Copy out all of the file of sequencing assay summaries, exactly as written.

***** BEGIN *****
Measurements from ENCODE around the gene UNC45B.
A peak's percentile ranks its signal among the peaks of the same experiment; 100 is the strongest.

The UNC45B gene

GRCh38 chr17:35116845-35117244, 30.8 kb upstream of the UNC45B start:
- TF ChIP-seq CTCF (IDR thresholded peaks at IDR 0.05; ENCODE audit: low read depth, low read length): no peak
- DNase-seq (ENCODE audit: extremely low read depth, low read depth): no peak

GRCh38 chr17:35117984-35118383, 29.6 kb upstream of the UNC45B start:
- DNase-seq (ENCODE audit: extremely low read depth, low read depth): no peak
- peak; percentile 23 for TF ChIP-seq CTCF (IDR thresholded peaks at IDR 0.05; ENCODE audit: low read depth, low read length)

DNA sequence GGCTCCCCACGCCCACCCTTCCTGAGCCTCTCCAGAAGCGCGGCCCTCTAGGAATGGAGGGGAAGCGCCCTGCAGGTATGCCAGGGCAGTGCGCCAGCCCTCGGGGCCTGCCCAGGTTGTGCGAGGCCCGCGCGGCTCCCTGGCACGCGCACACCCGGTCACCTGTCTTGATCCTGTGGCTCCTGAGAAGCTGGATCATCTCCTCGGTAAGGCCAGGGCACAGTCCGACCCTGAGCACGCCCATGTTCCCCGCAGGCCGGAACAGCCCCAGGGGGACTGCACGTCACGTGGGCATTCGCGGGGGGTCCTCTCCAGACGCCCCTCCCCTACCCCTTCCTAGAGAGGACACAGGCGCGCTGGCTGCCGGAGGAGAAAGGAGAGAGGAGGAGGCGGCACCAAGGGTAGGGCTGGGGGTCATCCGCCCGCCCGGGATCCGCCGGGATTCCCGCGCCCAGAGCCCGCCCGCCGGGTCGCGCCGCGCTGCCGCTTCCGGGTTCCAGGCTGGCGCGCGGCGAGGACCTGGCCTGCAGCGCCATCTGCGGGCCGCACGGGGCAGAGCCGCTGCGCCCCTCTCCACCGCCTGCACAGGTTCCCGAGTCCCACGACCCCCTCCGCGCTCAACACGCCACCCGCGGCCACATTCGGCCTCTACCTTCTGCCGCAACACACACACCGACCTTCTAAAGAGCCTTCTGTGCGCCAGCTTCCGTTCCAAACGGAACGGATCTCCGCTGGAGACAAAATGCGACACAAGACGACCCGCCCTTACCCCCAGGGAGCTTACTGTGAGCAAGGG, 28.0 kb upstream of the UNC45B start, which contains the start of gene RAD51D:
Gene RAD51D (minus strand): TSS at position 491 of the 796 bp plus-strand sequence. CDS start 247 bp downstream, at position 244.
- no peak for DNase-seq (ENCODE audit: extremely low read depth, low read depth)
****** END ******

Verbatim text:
Measurements from ENCODE around the gene UNC45B.
A peak's percentile ranks its signal among the peaks of the same experiment; 100 is the strongest.

The UNC45B gene

GRCh38 chr17:35116845-35117244, 30.8 kb upstream of the UNC45B start:
- TF ChIP-seq CTCF (IDR thresholded peaks at IDR 0.05; ENCODE audit: low read depth, low read length): no peak
- DNase-seq (ENCODE audit: extremely low read depth, low read depth): no peak

GRCh38 chr17:35117984-35118383, 29.6 kb upstream of the UNC45B start:
- DNase-seq (ENCODE audit: extremely low read depth, low read depth): no peak
- peak; percentile 23 for TF ChIP-seq CTCF (IDR thresholded peaks at IDR 0.05; ENCODE audit: low read depth, low read length)

DNA sequence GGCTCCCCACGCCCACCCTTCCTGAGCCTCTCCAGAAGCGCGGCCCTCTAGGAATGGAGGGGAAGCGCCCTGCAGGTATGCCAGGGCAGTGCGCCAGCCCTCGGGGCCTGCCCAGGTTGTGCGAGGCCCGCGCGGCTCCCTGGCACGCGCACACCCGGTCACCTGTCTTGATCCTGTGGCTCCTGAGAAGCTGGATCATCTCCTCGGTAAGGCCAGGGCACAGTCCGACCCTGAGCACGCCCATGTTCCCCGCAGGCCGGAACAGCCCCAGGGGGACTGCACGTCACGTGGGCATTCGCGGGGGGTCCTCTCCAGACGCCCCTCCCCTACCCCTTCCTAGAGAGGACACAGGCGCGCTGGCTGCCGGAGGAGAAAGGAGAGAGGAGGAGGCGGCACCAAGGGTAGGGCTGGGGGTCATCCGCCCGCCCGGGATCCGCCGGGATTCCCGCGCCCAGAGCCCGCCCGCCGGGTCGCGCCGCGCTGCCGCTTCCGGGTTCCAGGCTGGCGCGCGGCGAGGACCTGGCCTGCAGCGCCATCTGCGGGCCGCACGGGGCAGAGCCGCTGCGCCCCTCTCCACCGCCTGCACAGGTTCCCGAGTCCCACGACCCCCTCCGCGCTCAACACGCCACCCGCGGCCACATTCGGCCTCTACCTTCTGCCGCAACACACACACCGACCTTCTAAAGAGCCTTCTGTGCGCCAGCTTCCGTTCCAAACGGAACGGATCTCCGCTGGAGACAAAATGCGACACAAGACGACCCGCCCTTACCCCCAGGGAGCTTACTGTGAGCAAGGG, 28.0 kb upstream of the UNC45B start, which contains the start of gene RAD51D:
Gene RAD51D (minus strand): TSS at position 491 of the 796 bp plus-strand sequence. CDS start 247 bp downstream, at position 244.
- no peak for DNase-seq (ENCODE audit: extremely low read depth, low read depth)